Medical Device Daily Washington Editor
WASHINGTON – Imagine polymers and cells engineered to come together and create almost any kind of medical device within the body.
“It may sound like science fiction but we are working on ideas to actually do it,” said Robert Langer, ScD, the Kenneth Germeshausen Professor of Chemical and Biomedical Engineering at the Massachusetts Institute of Technology (Cambridge, Massachusetts).
Langer addressed an auditorium filled with FDA staff and other members of the scientific and medical communities during last week’s 11th FDA Science Forum held at the Washington Convention Center.
With a career spanning more than 30 years, Langer has been involved with much of the cutting-edge research that has lead to some of the most recent revolutionary drug and device therapies.
When he received his doctorate in 1974, Langer said all his fellow graduates were getting high-paying jobs working for oil companies during the height of the energy crisis.
“To me that really wasn’t all that exciting,” he said. “I had a dream that we could do something with chemistry and engineering that would improve people’s health.”
Langer was one of the early pioneers in large-molecule drug-delivery systems.
“Back then there were no drug-delivery products,” he said. “Now this is an area that is thriving. There are probably 30 million to 40 million people in the U.S. that use drug-delivery products every day.”
Some of his work led to the development of patches that adhere to the skin to deliver controlled doses of medication, which are commonplace today, for birth control, smoking cessation, treating advanced prostate cancer and endometriosis.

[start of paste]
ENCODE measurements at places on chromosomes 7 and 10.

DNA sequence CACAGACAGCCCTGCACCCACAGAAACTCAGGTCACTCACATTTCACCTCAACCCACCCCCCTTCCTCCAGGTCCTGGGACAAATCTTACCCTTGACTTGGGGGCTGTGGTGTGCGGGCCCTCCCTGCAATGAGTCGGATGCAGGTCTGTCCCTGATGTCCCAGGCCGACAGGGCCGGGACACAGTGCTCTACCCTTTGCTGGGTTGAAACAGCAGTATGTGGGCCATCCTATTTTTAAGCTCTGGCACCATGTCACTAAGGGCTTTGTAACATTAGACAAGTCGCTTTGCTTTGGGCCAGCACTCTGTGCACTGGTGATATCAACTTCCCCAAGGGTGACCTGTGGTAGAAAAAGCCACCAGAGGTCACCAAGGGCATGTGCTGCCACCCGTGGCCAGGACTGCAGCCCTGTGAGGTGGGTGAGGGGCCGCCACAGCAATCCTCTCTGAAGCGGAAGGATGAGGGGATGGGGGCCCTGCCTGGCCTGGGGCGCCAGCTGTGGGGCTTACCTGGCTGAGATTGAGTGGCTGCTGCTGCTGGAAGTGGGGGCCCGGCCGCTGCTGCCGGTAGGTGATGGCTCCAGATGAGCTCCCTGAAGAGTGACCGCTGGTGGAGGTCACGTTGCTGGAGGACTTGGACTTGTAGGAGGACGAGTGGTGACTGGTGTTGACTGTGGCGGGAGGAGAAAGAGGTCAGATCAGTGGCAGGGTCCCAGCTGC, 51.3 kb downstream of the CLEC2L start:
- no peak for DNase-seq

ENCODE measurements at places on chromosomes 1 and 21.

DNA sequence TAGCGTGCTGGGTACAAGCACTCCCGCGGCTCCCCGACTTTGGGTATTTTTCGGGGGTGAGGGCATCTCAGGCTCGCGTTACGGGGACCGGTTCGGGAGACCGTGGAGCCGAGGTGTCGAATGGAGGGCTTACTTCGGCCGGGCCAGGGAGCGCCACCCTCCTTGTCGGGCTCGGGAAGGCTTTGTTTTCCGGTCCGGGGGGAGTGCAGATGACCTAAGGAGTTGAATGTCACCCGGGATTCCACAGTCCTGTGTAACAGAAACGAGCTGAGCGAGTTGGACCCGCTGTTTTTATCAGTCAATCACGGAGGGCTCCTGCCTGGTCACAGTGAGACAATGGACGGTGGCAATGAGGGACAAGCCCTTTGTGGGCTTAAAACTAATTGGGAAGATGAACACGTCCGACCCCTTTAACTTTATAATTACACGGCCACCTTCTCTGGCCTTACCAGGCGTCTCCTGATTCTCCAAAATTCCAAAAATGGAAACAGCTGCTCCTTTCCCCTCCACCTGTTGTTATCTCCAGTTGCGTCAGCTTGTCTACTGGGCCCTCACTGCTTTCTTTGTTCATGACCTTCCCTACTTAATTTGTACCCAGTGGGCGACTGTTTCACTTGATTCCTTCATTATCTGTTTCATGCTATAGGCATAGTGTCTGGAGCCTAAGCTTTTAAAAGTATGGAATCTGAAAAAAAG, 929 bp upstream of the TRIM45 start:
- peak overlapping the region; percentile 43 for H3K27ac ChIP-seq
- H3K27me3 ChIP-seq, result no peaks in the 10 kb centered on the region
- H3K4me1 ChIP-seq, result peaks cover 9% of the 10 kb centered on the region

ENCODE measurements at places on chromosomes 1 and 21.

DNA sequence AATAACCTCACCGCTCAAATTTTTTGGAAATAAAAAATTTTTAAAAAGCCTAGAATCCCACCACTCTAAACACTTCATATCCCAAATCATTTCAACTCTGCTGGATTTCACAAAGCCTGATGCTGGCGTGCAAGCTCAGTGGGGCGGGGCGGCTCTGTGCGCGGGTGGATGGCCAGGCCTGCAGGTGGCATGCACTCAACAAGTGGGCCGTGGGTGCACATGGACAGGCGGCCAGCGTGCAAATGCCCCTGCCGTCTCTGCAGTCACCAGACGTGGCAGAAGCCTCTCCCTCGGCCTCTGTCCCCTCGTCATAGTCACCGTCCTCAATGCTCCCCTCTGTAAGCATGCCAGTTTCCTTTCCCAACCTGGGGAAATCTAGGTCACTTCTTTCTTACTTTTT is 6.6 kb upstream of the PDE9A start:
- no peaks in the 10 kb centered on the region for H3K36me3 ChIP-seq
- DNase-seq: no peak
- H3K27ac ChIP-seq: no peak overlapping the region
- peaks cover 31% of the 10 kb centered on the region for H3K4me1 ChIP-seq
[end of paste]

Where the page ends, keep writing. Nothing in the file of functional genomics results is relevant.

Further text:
He said conventional wisdom in the 1970s was that trying to get large molecules through polymer would be “like going through a brick wall.”
“I spent years in the lab experimenting and found over 200 different ways to get this to not work,” he joked. “Finally I found one, and one is all you need.”
One of the biggest breakthroughs in interventional cardiology developed in recent years is the drug-coated stent, which combine polymers and pharmaceuticals to combat coronary artery restenosis. It is a result of the same research.
Now, Langer and his colleagues are taking the technology a step further. He is working on drug-delivery systems on small, implantable microchips.
Still in early animal testing, these chips would incorporate drugs within small wells on chips made of bio-degradable polymers.
The wells, covered in gold, would be triggered in different ways to release their contents.
“What we are really hoping for in the future is to develop smart systems where someone would have an implantable patch and then a wristwatch that would have a program that could trigger the chip by remote control,” Langer said. “Using radio frequency telemetry and microelectronics, you could open any of the wells.”
He said that such chips even could be programmed to respond to react to direct input from the human body – such as the ability to detect certain molecules that would then trigger a therapeutic response from the chip.
The technology even could be used to help people keep track of the times drugs were taken. The chip, according to Langer, also could communicate its data to a home computer, a doctor’s office, or pharmacy to become part of an electronic health record.
Tissue engineering is another area that he is working on. “There are 30,000 patients a year in the U.S. waiting for a liver transplant and there are only enough for 3,000 patients,” he said.
Cells from a patient, a close relative, or even highly controversial embryonic stem cells could be used to grow tissues within the body on a polymer “scaffolding,” Langer said. After a time, the scaffolding would dissolve within the body and liver cells would be synthesized.
The same technology is being applied to spinal cord injuries, artificial skin and for creating cartilage. He said the cartilage currently developed is not strong enough for weight-bearing problems – which would be needed for orthopedic uses. He said it is strong enough for cosmetic needs, such as with burn victims or for patients with deformities.
Materials could even be created that respond to body temperature. “That’s even farther out there, but it is possible and we’re doing it in the lab now,” Langer said.
He said polymers and cells could be combined to have one shape at room temperature, but once exposed to the higher body temperature would take their preprogrammed shape, such as a coil, a vessel or even an implantable suture that ties itself.